I’ve got a great starting idea for dinner today: I should use that lovely bag of baby spinach. But how? The possibilities leave me indecisive. I can’t start cooking until I have a goal in mind, a finished dish.
For that reason, menus list dishes rather than random, tasty ingredients. MasterChef
uses the random ingredient challenge to torture its contestants because the odds are against them cooking up something delectable. It’s fun to watch them fail.
Yet writers commonly start stories “to see where they’ll go.” Stephen King champions this technique. I think his story “Obits,” nominated for the 2016 Hugo, shows how it can fail. In the story, a man discovers he has an extraordinary skill. And then ... he runs away and never does that thing again. The consequences of his skill, good or ill, are never explored. I suspect King didn’t know what to do with the idea. He didn’t win a Hugo this year.
By contrast, consider “Eutopia” by Poul Anderson in the 1967 Harlan Ellison anthology Dangerous Visions.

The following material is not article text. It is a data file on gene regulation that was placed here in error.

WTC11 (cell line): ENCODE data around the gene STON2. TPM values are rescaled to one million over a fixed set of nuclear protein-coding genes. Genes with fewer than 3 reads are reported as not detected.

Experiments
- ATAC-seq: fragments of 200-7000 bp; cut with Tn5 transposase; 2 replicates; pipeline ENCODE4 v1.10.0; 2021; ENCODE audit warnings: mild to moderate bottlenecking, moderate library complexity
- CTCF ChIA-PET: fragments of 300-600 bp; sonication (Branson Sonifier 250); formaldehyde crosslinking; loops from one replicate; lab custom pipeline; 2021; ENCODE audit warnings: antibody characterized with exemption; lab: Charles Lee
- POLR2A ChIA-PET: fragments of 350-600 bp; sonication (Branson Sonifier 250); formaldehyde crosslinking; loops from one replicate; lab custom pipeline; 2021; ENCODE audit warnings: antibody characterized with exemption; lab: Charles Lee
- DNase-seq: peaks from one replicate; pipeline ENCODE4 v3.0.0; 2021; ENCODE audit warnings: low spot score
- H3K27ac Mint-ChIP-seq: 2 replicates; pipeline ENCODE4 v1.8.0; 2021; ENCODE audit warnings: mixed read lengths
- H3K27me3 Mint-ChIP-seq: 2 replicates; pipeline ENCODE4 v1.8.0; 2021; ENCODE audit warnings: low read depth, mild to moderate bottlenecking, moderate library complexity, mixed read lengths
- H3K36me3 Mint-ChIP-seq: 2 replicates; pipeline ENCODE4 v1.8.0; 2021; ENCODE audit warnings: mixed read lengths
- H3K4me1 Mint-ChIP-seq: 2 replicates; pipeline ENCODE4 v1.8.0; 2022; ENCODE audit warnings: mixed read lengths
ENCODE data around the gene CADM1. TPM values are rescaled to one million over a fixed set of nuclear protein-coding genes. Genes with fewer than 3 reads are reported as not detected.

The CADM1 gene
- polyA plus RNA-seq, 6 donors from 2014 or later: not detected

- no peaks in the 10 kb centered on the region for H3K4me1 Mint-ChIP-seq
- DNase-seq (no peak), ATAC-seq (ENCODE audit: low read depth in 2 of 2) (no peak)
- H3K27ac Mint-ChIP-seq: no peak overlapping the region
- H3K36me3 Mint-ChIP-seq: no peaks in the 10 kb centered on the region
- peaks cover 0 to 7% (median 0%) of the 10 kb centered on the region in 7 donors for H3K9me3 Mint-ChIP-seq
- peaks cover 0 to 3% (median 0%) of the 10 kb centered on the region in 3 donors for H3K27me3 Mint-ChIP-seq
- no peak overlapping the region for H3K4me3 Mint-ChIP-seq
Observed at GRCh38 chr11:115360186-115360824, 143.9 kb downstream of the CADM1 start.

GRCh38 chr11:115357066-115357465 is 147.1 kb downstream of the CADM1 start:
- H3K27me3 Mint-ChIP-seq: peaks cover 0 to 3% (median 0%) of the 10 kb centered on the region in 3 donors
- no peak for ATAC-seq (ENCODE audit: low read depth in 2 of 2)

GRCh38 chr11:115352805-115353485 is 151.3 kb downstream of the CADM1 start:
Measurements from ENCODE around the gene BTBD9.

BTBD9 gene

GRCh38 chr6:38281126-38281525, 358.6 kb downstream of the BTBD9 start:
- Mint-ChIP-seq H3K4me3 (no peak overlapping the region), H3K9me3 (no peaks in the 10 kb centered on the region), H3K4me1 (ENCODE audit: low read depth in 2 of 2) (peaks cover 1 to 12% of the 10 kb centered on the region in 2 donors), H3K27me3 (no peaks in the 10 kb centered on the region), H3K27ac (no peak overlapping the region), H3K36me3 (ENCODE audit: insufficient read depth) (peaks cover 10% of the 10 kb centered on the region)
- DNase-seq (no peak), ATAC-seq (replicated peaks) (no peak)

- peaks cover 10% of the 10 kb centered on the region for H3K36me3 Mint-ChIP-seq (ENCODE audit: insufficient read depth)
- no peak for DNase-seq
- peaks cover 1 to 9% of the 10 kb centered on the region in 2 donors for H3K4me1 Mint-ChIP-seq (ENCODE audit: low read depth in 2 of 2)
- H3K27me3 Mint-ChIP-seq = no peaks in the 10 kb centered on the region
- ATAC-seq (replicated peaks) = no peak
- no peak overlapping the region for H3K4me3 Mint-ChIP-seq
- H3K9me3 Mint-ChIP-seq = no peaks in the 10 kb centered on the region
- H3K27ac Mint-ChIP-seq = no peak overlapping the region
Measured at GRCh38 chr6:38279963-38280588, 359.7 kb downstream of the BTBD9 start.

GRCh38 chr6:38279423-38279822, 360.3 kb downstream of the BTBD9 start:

In that story, a time traveler must flee for something horrible he did. We don't know what it was, but he seems like a good man. The very last word of the story tells you what happened (no spoilers), and its impact helped Dangerous Visions
redefine science fiction. This was no accident. Anderson started the story knowing precisely how it would end – a great ending – and every word from the beginning pointed toward that end.
If I start a story or novel without knowing the ending, I might get blocked and, in panic, grab at the first ending that comes to mind, although it could be hackneyed or weak or miss the mark. Or I might not finish the story at all. If I start with a strong ending in mind, success is not guaranteed, but my odds are better.
I’ve learned that my ending idea need not be too specific: “He wins, although it means betraying some of his core values so he can uphold other values,” or “She kills her rival and takes over,” or “He lures the ghosts to a morgue and leaves them there, trapped.”
I still hope to achieve Anderson’s genius at endings – which means I have a goal (an ending) for the story of my writing career.
These days, if I’m working on a writing prompt, I try to write the ending of a story. I might draw on one of those half-baked ideas rattling around my brain, or I might come up with something new. I get a story I know how to finish. Much more needs to be done to flesh the idea out, of course, but the end is in sight.
Tonight, by the way, I’ll make a chicken-pasta-vegetable toss for dinner. The fresh baby spinach should be a delicious final touch. Bon appétit!
— Sue Burke
Also posted at my professional writing site: www.sue.burke.name